If you were to spin a globe we'd bet our bottom dollar you wouldn't spot the Aldabra group of islands. And yet these remote atolls, with their wild, uninhabited islands and virtually virgin waters quietly host some of the most iconic marine species to grace the oceans.
Some of the first ever scuba exploration was conducted in the Aldabra Group (by Jacques-Yves Cousteau, no less), and with world-class dive sites still being discovered, not much has changed in the years since.
As the rule goes, the more remote you go the 'fishier' a place gets and, located 700 miles south of the main island of Mahé in the Seychelles, the Aldabra Group - comprised of the Cosmoledo and Aldabra Atolls as well as the islands of Assumption and Astove - are about as remote as you can get.
Diving here means being submerged in a blizzard of marine life, from plumes of barracuda and colourful clouds of anthias to dogtooth tuna, wahoo, dorado and sailfish, to name but a few. Focus your eyes beyond the buzz and glimpse impressive coral colonies - some of which have spanned millennia - that flourish in gardens and cling to dramatic drop-offs set against the deep blue.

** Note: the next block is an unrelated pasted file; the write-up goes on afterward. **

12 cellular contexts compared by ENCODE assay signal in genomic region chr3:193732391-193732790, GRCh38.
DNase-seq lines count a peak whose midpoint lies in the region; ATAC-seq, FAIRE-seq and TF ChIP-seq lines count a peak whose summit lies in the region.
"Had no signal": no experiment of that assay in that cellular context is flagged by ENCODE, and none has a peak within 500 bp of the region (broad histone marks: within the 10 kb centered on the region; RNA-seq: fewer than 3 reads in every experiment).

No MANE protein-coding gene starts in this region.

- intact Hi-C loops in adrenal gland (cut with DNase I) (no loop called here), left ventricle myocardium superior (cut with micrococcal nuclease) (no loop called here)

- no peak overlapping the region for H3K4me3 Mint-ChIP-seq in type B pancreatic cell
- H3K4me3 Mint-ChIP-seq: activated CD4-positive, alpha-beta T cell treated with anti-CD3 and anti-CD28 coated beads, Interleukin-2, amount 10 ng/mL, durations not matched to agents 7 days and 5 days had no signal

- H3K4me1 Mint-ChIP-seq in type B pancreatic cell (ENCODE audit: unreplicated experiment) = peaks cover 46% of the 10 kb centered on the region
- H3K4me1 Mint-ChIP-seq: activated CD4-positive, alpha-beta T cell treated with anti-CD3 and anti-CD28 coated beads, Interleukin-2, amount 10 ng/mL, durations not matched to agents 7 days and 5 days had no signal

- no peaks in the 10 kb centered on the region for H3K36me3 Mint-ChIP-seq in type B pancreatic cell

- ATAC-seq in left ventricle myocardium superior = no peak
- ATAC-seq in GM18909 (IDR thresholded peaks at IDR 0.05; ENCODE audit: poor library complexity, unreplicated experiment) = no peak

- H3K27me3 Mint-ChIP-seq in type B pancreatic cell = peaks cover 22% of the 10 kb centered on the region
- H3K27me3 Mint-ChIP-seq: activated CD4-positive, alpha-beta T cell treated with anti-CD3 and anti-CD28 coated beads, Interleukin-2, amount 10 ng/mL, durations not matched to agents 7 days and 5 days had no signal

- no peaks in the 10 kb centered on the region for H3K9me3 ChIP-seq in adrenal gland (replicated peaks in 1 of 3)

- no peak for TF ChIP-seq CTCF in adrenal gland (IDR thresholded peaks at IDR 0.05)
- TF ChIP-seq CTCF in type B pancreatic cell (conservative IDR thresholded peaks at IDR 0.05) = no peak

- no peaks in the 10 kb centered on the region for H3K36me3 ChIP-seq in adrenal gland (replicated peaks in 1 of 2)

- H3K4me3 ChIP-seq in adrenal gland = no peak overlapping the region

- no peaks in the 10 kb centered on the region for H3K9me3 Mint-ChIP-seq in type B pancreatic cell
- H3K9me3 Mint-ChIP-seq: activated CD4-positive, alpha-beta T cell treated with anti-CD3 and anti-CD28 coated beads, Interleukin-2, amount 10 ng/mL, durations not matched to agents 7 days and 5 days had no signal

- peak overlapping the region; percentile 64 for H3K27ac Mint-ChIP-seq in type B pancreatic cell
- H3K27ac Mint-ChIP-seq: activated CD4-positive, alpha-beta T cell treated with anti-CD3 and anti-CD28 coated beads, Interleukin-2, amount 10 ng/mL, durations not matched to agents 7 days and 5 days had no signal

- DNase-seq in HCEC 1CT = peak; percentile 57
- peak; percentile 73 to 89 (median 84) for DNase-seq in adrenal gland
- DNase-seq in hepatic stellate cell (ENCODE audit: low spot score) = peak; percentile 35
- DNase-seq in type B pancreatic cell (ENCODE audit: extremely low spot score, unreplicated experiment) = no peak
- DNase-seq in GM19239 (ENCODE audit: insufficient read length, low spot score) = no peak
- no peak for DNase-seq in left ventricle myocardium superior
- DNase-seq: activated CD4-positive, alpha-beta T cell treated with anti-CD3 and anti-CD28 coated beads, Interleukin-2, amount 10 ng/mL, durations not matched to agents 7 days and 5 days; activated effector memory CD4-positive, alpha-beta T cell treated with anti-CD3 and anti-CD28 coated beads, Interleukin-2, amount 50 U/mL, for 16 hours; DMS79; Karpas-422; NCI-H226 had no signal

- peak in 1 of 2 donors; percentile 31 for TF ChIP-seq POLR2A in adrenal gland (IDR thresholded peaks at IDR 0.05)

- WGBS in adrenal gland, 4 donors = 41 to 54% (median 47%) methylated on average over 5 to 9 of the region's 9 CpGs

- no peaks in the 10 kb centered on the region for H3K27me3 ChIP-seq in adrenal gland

And while the regular sightings are extraordinary in themselves, it's the surprise encounters that truly trump, from thresher sharks at 14 metres to a pod of over a thousand melon-headed whales; catching a passing hammerhead at the beginning of a dive to climbing back on the boat above a breaching humpback whale. Of course, none of this is guaranteed, but the real rule here is to expect the unexpected, safe in the knowledge that no dive will ever be the same - this is truly original diving.